Saskatoon

Professor says smart growth the answer to Saskatoon's road problems

A city planning professor at the University of Saskatchewan has an innovative solution to Saskatoon's road issues.

Avi Akkerman wants to see limits to Saskatoon's growth

In a recent poll, 23 percent of people said Saskatoon's roads were the most important municipal election issue (CBC News)

A city planning professor at the University of Saskatchewan has an innovative solution to Saskatoon's road issues.

In a recent poll, 23 per cent of people thought the condition of the city's roads was the top issue in this year's civic election campaign.

While Avi Akkerman isn't surprised by that, he said the ultimate solution to the problem isn't fixing more potholes. It's making sure that the city stops growing outward.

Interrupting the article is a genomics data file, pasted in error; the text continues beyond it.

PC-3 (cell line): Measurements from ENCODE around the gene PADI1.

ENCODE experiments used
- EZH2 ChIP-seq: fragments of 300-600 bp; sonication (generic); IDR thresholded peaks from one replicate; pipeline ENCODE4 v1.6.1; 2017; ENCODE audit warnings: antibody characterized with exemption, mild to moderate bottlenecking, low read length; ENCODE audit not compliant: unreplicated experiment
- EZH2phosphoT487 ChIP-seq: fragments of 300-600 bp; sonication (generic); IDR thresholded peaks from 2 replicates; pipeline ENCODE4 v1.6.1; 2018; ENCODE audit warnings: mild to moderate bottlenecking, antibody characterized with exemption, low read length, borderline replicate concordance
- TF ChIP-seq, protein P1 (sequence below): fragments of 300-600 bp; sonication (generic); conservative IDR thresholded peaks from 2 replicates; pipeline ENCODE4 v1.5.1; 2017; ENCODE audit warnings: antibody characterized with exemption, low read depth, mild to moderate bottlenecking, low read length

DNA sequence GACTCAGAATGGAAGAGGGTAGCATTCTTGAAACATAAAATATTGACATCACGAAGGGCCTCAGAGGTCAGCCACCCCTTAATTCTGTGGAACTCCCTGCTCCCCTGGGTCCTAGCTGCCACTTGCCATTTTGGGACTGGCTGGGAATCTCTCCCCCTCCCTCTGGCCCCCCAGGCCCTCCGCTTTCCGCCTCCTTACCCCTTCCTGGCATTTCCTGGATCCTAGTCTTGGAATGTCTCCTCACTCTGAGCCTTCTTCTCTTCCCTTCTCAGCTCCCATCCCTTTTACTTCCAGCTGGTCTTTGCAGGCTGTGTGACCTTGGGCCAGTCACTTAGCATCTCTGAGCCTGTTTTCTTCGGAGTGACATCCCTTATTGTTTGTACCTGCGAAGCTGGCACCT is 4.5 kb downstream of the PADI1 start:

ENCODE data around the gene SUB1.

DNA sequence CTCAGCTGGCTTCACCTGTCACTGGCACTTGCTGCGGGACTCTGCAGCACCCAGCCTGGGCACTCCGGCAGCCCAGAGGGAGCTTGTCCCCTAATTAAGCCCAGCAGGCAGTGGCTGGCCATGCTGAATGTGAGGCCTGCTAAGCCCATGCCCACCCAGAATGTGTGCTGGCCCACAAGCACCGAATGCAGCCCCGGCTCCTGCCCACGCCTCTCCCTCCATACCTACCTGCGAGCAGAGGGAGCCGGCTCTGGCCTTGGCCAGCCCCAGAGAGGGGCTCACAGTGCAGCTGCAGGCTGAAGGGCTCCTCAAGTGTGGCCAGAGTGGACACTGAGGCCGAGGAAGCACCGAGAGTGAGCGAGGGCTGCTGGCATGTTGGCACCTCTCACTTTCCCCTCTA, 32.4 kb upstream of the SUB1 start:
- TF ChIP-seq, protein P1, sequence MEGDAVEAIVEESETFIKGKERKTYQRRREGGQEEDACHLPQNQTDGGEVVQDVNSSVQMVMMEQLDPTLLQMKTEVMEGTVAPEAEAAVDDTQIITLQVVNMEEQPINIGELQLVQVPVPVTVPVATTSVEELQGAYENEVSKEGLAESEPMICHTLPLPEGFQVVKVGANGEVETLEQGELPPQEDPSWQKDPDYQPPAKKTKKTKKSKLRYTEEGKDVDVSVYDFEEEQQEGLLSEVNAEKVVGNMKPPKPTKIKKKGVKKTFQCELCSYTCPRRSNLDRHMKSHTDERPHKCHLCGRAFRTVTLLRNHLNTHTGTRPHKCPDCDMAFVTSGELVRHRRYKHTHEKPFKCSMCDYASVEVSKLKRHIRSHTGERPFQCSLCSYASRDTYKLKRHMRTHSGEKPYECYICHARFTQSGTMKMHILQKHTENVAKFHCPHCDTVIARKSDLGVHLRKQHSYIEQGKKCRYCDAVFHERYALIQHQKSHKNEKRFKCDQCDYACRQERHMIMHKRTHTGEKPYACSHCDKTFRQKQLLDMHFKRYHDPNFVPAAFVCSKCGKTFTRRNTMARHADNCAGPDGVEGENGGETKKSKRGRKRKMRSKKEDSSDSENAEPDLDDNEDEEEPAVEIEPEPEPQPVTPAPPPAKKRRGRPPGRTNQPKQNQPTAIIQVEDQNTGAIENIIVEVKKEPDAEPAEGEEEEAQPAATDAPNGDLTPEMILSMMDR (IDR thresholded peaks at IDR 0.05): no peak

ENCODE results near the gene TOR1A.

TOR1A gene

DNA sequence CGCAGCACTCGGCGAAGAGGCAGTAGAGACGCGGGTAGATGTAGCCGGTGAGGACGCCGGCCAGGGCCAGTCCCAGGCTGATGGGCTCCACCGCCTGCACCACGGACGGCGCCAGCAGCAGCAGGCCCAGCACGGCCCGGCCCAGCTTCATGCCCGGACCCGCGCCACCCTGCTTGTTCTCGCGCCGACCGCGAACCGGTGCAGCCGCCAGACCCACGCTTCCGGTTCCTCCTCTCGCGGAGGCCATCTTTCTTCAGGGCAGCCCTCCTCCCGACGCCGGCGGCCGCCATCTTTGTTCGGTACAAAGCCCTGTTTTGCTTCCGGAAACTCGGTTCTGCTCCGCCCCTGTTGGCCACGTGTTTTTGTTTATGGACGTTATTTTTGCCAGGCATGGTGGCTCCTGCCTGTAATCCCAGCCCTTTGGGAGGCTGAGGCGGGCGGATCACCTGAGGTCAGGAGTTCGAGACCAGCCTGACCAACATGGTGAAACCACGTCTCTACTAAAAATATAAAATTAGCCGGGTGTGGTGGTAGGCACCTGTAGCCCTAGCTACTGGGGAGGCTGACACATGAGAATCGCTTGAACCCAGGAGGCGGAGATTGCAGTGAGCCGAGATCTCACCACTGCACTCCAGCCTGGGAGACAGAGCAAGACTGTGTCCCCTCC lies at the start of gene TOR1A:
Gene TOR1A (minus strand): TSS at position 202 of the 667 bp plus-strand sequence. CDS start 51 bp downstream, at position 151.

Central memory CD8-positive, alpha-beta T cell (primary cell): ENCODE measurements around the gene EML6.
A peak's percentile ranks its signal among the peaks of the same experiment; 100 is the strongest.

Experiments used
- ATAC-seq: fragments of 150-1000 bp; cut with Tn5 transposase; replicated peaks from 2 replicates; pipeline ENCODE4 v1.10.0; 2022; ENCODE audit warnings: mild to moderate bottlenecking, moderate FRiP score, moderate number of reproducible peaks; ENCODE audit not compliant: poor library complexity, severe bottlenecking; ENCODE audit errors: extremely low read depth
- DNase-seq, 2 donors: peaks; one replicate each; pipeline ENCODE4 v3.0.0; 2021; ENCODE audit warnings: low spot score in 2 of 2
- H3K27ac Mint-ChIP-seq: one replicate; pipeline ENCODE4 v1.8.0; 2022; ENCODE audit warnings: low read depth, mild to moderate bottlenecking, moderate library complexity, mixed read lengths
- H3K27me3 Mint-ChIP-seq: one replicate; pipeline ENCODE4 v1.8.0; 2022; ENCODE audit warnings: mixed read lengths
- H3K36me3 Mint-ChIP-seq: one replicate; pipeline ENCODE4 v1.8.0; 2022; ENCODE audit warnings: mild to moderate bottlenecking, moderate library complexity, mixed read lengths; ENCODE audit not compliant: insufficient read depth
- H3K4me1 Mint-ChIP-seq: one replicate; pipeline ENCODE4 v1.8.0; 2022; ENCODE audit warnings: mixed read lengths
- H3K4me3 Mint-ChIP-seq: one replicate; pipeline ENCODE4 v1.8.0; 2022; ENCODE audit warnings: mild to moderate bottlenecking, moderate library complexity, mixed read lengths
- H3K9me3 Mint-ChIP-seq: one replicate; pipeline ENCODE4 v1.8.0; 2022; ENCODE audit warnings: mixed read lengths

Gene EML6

"What we should be doing is declaring an urban growth boundary around the city," he told CBC Radio's Saskatoon Morning. "I'm not saying specifically where that boundary should go, but we should be discussing an urban growth boundary beyond which development should be discouraged."

Akkerman says as new neighbourhoods continue to spring up, costs continue to grow for taxpayers. That means there are fewer resources to repair and replace infrastructure, especially aging infrastructure in the inner city.

"We have been sprawling for the last 50, 60, 70 years," he said. "Quite obviously, when we expand geographically, the costs grow exponentially."

While Akkerman doesn't believe the solution is to put everyone in high-rise towers, he says it's important to be more careful to use the space that we currently take up.

"Suburban sprawl is a universal problem across North America," he said. "We cannot start putting up new overpasses and new sections of freeways, and still expect that we will have money to maintain the old infrastructure that is breaking down."

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